Re: Practical libc-free threading on Linux

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Hey Chris,

Interesting article! And has me seriously considering using this over 
pthreads to gain more insight into what the kernel does.

I was compiling the examle listing with ASAN turned on and ran into this 

==22858==WARNING: ASan is ignoring requested __asan_handle_no_return: 
stack type: default top: 0x7ffcee0cb000; bottom 0x7f54eae46000; size: 
0x00a803285000 (721607479296)
False positive error reports may follow
For details see https://github.com/google/sanitizers/issues/189

I tried my limited knowledge of ASAN and GitHub issue threads but I 
haven't been able to make it go away. The warning originates from 
marking a function that the created thread is calling with
__attribute((noreturn)). For the original thread, there is no problem.

Calling __asan_handle_no_return(); manually also does no good as it runs 
into the same warning.

I was wondering if you have also run into this issue and whether you 
know how to solve it. Or is this just a limitation of ASAN that I am 
unaware of?

Kind regards,

Re: Practical libc-free threading on Linux

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<PRAP250MB061636FAC5890D665DF3880B89482@PRAP250MB0616.EURP250.PROD.OUTLOOK.COM> (view parent)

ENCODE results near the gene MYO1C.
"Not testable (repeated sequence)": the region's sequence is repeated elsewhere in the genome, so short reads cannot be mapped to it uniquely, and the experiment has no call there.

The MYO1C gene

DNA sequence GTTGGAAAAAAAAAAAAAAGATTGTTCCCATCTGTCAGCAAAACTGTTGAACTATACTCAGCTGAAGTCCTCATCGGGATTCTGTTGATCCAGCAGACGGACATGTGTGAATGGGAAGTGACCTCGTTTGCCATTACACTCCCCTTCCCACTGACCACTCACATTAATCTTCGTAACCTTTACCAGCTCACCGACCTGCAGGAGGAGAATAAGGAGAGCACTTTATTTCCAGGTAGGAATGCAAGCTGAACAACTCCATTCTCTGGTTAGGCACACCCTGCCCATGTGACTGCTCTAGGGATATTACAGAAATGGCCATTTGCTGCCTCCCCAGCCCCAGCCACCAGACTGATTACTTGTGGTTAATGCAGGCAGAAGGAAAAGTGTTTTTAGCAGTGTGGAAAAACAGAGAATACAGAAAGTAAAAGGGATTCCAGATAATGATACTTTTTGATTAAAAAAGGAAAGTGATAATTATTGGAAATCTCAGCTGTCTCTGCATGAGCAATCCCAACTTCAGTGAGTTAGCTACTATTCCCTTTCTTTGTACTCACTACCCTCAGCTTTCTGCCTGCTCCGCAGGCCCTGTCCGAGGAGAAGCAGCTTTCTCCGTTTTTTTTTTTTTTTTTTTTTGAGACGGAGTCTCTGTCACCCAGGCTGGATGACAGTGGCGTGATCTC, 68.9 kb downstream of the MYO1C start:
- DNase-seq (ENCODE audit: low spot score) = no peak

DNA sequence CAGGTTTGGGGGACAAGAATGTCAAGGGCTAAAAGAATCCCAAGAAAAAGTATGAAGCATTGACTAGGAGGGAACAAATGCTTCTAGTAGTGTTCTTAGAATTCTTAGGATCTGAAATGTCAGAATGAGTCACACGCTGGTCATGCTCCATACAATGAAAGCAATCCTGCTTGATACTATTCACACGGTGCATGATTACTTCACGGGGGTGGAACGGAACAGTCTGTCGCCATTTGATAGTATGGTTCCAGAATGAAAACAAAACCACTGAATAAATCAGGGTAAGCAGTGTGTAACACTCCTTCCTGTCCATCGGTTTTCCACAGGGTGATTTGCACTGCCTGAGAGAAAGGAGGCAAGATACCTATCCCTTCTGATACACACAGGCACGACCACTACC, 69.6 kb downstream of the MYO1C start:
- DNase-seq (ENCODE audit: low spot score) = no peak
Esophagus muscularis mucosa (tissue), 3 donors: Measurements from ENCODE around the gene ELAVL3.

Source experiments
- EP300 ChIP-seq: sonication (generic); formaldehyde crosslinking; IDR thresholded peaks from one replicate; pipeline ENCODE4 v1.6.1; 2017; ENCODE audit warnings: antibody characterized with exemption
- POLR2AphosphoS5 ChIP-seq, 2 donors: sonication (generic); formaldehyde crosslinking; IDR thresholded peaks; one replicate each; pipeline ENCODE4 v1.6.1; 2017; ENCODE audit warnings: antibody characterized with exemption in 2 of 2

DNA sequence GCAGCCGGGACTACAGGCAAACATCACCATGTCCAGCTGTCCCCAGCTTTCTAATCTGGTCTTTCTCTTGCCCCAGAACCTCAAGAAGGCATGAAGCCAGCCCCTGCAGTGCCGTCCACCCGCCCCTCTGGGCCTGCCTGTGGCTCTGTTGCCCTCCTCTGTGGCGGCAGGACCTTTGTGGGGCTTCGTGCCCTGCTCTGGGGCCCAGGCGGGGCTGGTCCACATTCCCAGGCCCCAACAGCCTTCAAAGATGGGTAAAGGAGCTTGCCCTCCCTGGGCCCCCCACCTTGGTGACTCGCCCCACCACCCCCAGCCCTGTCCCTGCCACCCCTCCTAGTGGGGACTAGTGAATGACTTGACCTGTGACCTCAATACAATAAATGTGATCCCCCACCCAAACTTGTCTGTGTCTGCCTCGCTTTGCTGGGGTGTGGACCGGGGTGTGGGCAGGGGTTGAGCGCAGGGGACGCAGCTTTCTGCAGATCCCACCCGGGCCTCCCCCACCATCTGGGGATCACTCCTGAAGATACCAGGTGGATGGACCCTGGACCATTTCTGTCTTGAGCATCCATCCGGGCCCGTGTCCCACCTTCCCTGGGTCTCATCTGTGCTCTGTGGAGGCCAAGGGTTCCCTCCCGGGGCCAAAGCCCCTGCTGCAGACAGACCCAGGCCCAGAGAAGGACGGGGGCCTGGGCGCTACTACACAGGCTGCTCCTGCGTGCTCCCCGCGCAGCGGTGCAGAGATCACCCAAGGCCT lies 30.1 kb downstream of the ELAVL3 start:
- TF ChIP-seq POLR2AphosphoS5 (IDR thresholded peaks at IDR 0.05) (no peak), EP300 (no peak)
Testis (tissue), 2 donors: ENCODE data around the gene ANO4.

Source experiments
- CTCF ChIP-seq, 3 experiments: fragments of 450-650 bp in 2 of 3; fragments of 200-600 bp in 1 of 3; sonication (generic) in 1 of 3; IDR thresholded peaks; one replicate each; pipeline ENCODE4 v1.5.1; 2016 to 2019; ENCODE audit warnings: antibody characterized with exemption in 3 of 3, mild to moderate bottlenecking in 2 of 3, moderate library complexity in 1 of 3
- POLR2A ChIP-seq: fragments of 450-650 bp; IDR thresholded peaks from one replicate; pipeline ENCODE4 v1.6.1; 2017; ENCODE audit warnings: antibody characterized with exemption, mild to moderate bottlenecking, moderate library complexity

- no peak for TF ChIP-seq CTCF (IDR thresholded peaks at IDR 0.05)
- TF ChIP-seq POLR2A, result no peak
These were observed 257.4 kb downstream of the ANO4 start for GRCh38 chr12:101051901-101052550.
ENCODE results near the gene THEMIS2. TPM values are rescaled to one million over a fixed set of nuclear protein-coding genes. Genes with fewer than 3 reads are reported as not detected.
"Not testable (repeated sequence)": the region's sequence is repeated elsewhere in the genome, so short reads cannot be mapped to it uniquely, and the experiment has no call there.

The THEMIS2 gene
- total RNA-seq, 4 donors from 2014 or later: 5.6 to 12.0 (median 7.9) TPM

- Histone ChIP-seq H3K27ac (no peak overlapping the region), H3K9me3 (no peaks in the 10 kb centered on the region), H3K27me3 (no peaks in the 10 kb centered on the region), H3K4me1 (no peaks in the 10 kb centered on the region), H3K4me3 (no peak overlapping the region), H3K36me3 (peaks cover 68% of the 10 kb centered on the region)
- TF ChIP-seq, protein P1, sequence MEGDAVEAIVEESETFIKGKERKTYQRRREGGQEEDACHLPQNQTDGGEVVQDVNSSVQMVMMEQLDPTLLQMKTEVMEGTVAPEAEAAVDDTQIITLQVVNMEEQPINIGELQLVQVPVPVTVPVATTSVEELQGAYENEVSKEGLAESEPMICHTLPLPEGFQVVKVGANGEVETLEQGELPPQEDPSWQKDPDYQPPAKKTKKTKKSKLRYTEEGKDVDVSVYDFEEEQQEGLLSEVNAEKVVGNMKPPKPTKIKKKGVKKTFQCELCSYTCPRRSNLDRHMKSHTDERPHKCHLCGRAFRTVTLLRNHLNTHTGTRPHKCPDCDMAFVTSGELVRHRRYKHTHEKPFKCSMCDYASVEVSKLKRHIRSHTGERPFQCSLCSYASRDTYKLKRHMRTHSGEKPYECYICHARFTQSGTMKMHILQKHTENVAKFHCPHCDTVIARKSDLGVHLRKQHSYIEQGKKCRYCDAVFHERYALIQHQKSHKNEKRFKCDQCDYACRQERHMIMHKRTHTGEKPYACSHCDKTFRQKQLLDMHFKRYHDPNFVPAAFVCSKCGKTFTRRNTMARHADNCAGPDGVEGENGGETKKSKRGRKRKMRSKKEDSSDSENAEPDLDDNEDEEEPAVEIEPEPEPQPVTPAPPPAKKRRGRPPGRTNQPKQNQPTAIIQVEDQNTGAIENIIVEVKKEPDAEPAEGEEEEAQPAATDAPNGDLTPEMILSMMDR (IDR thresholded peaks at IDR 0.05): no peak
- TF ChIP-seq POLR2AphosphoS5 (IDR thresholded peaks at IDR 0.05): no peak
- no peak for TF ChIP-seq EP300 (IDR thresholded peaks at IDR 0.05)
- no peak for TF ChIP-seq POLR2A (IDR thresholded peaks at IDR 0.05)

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ASan generally won't work with libc-free anything, so that error is not 
surprising. It expects specific, mostly undocumented behaviors from the 
runtime, with memory mapped a certain way for shadow bytes. It needs to be 
informed about stacks, and so needs to hook into thread creation. Getting 
ASan to work on top of a custom, low-level thread library is essentially 
the same as porting it to a new platform. It's a similar story for glibc 
alternatives like musl, which even still has limited ASan support.

Same goes for TSan, which not only needs to be informed about all threads, 
but also needs to understand all synchronization primitives. That happens 
automatically with atomics, but synchronization through the kernel (i.e. 
futexes) is invisible to TSan, so any locks you build would need to have 
TSan support. (External synchronization is the most common source of false 
positives even in normal circumstances.)

UBSan works great without libc, particularly in trap mode which requires 
no runtime support. That's is how I prefer to use it regardless.

With smart program organization you can have your cake and eat it, too: 
Write your application to run on top of a platform layer, then make the 
platform layer responsible for spawning all threads. It's a common mistake 
to create a thread abstraction that looks almost like standard threading 
APIs: spawn, join, etc. That's overkill and makes porting difficult, much 
like creating a generic malloc/realloc/free allocator when an arena is 
sufficient. No, instead spawn all threads (one per core?) at startup in 
the platform layer, and then either present them as a work queue to the 
application or give the application multiple entry points (e.g. so it can 
initially park all but the main thread in its own work queue). If you only